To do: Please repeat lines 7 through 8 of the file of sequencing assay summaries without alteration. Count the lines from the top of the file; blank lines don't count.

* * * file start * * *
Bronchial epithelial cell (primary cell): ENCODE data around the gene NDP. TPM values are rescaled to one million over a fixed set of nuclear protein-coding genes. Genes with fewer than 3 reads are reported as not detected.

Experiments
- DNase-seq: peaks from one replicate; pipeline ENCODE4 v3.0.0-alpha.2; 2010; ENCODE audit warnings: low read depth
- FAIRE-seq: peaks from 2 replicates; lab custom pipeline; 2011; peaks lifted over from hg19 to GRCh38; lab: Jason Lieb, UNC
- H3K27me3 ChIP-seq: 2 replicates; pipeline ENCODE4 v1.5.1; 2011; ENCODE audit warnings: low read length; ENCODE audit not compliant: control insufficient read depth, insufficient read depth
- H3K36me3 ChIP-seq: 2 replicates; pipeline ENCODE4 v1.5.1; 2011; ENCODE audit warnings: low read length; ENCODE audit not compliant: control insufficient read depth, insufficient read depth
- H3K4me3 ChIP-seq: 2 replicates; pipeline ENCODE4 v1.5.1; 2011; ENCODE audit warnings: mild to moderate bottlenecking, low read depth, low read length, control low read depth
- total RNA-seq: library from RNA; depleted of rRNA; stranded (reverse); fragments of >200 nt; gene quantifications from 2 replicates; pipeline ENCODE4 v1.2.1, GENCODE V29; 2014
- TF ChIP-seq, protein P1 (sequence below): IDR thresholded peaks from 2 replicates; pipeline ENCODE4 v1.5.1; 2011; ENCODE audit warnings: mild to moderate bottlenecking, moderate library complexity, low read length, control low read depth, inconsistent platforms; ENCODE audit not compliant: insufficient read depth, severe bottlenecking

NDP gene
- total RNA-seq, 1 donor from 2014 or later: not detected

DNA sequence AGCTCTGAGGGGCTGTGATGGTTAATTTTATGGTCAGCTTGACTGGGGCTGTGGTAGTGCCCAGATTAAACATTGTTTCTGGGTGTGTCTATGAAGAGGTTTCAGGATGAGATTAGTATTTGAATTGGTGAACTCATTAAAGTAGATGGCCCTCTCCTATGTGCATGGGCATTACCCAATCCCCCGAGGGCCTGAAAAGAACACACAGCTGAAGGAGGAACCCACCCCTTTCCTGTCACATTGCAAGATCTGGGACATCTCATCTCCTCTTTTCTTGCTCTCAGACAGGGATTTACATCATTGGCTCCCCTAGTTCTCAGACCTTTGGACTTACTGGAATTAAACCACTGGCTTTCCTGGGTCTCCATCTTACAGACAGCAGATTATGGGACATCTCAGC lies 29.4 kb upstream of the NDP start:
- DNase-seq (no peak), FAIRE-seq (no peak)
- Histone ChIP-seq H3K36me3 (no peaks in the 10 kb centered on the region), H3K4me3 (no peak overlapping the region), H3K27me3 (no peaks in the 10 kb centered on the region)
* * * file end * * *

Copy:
- H3K4me3 ChIP-seq: 2 replicates; pipeline ENCODE4 v1.5.1; 2011; ENCODE audit warnings: mild to moderate bottlenecking, low read depth, low read length, control low read depth
- total RNA-seq: library from RNA; depleted of rRNA; stranded (reverse); fragments of >200 nt; gene quantifications from 2 replicates; pipeline ENCODE4 v1.2.1, GENCODE V29; 2014